Since the events in Ferguson are still unfolding, including an investigation, I’m not going to say much more about it at this time (but don’t worry…I’m sure there will be plenty more Stupid Bad Memes about the Ferguson story as it develops). Instead, I would like to address this meme from a more general perspective; to wit: What should one do to protect oneself from police brutality?

Maybe we should start by forming a working definition of police brutality. Police brutality occurs when a police officer uses excessive force or intimidation in a situation that does not require it. I’m not saying police officers should never use force: if a man is running through a crowded shopping mall waving a chainsaw around in an obvious attempt to decapitate innocent shoppers, I want the police to take whatever actions are responsible, nay, necessary to neutralize the threat before more people get hurt. But if a little old lady is jaywalking and a police officer threatens to hit her with his nightstick if she doesn’t clear the intersection immediately, that’s unnecessary and excessive.

Now you might be saying that most of the recipients of police brutality are not little old ladies (although some are), but big strapping teenagers who are on the prowl for trouble. If they didn’t want to have a whole can of pepper spray directed right up their nose, they shouldn’t have been walking around, looking suspicious, right? If this is your mentality, please answer me this: how is this any different from saying “If a woman doesn’t want to get raped, she shouldn’t dress provocatively and consume alcohol”?

That’s what this meme is: victim-blaming. Let’s take a look at Master Chim’s list of brutality bait:

  1. Don’t be a Sh*tbag. This is actually not a crime. If it were, imagine how many corporate leaders would have received beatings from overzealous police officers by now. No, being a Sh*tbag is our right, and certainly not a justification for police violence.
  2. Don’t be WITH a Sh*tbag. Also not a crime, or Justin Bieber’s entourage would have been arrested long ago. (Yes, I took a shot at Justin Bieber…I feel so cheap.)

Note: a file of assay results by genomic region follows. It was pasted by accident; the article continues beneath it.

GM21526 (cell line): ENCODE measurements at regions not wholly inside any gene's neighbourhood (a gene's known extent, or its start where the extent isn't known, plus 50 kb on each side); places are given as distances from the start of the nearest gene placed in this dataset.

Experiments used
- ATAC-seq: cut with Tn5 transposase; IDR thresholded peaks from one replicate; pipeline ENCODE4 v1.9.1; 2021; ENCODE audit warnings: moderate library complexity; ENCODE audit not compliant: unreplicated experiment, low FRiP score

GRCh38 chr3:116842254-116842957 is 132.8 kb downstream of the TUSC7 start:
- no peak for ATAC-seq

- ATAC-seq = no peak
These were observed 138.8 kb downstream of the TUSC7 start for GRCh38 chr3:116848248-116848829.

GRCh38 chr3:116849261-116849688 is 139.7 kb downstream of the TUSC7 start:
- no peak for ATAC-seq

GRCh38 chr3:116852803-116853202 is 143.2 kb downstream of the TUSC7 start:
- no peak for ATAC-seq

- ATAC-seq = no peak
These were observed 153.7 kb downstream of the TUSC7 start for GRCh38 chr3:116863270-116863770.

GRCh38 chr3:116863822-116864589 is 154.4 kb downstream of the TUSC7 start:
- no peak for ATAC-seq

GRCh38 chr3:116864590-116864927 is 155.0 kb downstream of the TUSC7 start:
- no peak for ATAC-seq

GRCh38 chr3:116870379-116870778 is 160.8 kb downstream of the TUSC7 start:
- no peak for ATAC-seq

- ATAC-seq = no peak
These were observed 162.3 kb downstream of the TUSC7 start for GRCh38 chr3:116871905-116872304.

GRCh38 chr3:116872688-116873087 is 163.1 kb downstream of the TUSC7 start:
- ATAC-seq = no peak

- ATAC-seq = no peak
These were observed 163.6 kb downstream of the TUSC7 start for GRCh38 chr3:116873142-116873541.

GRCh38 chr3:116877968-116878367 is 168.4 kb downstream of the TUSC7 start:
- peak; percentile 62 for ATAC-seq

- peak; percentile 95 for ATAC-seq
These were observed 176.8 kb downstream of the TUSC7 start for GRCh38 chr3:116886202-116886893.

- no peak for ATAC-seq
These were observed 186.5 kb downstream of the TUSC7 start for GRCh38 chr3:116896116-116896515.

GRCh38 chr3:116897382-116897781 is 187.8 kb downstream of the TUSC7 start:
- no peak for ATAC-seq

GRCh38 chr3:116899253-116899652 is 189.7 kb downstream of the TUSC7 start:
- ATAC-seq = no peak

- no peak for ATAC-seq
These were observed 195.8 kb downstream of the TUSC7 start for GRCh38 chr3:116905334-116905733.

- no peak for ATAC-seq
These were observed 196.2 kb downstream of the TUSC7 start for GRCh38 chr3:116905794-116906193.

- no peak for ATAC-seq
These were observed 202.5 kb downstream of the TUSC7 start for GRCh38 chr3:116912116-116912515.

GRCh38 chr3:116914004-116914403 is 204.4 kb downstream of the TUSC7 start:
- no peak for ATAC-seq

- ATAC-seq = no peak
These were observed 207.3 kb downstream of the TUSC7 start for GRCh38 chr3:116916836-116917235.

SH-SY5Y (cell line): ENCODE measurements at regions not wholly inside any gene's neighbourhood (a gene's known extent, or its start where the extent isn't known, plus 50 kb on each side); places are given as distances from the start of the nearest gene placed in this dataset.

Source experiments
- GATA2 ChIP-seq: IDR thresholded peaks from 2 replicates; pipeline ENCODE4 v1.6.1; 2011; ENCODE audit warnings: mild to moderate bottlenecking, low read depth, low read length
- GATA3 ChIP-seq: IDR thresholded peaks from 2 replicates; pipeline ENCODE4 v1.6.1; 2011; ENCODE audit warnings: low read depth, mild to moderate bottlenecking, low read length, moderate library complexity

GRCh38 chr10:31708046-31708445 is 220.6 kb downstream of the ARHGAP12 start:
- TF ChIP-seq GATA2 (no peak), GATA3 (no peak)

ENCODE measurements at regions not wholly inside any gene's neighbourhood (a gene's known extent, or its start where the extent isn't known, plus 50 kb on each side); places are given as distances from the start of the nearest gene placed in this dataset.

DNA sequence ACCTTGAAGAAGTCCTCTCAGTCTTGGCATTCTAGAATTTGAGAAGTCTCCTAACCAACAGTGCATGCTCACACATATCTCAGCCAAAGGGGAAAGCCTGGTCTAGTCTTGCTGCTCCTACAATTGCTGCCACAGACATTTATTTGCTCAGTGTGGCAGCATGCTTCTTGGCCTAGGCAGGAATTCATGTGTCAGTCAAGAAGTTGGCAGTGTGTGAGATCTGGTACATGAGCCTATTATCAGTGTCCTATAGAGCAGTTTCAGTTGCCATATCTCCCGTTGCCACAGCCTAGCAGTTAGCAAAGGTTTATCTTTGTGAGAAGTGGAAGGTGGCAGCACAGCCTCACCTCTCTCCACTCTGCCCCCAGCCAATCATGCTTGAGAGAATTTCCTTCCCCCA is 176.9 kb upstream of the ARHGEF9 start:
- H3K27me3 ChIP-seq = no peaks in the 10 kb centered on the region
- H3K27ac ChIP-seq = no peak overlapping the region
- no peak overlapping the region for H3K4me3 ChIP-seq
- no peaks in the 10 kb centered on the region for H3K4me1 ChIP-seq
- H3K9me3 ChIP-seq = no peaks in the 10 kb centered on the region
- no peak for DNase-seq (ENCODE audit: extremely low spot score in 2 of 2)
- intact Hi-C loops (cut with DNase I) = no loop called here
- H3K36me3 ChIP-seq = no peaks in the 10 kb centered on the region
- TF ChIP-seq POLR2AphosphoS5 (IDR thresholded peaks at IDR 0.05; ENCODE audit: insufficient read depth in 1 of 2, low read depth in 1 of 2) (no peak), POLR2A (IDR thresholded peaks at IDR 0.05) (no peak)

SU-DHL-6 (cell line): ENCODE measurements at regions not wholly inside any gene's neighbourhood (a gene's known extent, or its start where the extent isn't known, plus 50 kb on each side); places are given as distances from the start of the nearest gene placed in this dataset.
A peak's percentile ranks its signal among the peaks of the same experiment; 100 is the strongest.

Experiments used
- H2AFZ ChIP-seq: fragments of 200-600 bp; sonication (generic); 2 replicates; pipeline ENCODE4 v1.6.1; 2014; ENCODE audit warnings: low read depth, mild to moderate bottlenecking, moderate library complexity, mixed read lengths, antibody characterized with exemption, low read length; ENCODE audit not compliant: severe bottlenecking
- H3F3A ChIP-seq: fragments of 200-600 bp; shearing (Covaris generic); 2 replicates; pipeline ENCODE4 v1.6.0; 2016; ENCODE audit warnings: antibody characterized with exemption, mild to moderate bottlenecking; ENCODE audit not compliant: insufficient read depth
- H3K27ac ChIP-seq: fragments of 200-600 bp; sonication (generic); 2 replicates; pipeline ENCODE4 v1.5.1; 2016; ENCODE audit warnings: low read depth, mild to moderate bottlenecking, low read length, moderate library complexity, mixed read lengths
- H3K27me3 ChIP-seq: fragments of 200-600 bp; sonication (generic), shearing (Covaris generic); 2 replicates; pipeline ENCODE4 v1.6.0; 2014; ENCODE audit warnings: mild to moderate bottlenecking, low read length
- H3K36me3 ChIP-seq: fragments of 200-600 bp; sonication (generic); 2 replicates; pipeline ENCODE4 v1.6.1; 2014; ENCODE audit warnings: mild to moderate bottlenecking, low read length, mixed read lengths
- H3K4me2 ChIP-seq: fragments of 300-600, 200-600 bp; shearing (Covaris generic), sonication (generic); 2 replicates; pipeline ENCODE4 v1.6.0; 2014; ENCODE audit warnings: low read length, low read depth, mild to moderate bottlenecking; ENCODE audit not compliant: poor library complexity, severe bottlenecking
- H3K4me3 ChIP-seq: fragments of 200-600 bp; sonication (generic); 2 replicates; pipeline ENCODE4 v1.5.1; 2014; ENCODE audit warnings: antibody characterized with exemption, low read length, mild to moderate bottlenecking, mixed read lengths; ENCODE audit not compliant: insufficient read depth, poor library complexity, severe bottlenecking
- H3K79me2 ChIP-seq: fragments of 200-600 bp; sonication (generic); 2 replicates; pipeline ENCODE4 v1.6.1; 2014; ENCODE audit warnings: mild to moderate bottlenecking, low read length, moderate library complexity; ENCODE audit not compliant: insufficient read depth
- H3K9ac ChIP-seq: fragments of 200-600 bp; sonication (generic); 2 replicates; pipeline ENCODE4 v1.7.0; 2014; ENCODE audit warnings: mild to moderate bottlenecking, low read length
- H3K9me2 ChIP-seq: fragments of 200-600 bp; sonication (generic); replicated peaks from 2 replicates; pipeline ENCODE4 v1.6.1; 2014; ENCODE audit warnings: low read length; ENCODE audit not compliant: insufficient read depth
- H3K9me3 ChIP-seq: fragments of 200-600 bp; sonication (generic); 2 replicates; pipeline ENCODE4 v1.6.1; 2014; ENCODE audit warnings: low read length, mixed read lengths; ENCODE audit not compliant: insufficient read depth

3. Don’t run if Questioned This could actually be a problem. If you run from a police officer who has addressed you, it could be seen as suspicious behavior and give the cop probable cause to place you under arrest. Nevertheless, it does not give the officer carte blanche to lump you up. The officer should exercise the same restraint when arresting you as you should have exercised when he first spoke to you. A police officer should always be the “better person”, so to speak.
  4. Keep Your Hands OUT OF YOUR F*CKING POCKETS! Why? This is the silliest thing I’ve heard so far. I would love for somebody to explain to me how the act of putting your hands in your pockets entitles a police officer to throw you a smackdown.
  5. If “Under Arrest”…COMPLY! This is good advice in general – if you resist arrest, you may reasonably expect the arresting officer to use force to subdue you – but this still isn’t justification for him to shoot you dead, particularly if you’re not armed.
  6. Your Volume = Their Paranoia Paranoia is generally not considered to be a positive trait in a police officer. If a police officer is paranoid to the extent that he would harm somebody for loudly exercising his First Amendment rights, then perhaps the loudmouth isn’t the problem.
  7. Don’t “GO BIG” Then Act Like A Victim. I’m not sure what Master Chim means by “GO BIG”, but I assume it means to put on a big display of bravado for the arresting officer – talking trash, becoming verbally abusive, etc. As I said before, being a Sh*tbag is not illegal. Beating or shooting somebody for being a Sh*tbag is.

I don’t want to give the impression that I distrust all cops, because I don’t. I think most police officers just want to protect and serve their communities. I realize that being a police officer can be a stressful occupation, particularly in areas where crime is rampant. I respect and admire the men and women who show almost inhuman restraint when dealing with the worst society has to offer. It takes a special kind of person to wear the uniform. But I want to make this clear, I do not think we should be cutting any slack to the bad seeds who dishonor the civilized society they’ve sworn to protect. And as hateful as the public can be, we cannot afford to excuse any behavior by the police that tarnishes their reputation as the defenders of the public. When you suggest that the victims of police brutality were asking for it because of their (non-violent) behaviors or attitudes, you’re making it too easy to shift the focus away from the real problem that needs addressing. If the police are to be trusted, they must be held accountable when one of them unnecessarily robs a member of the public of health and life.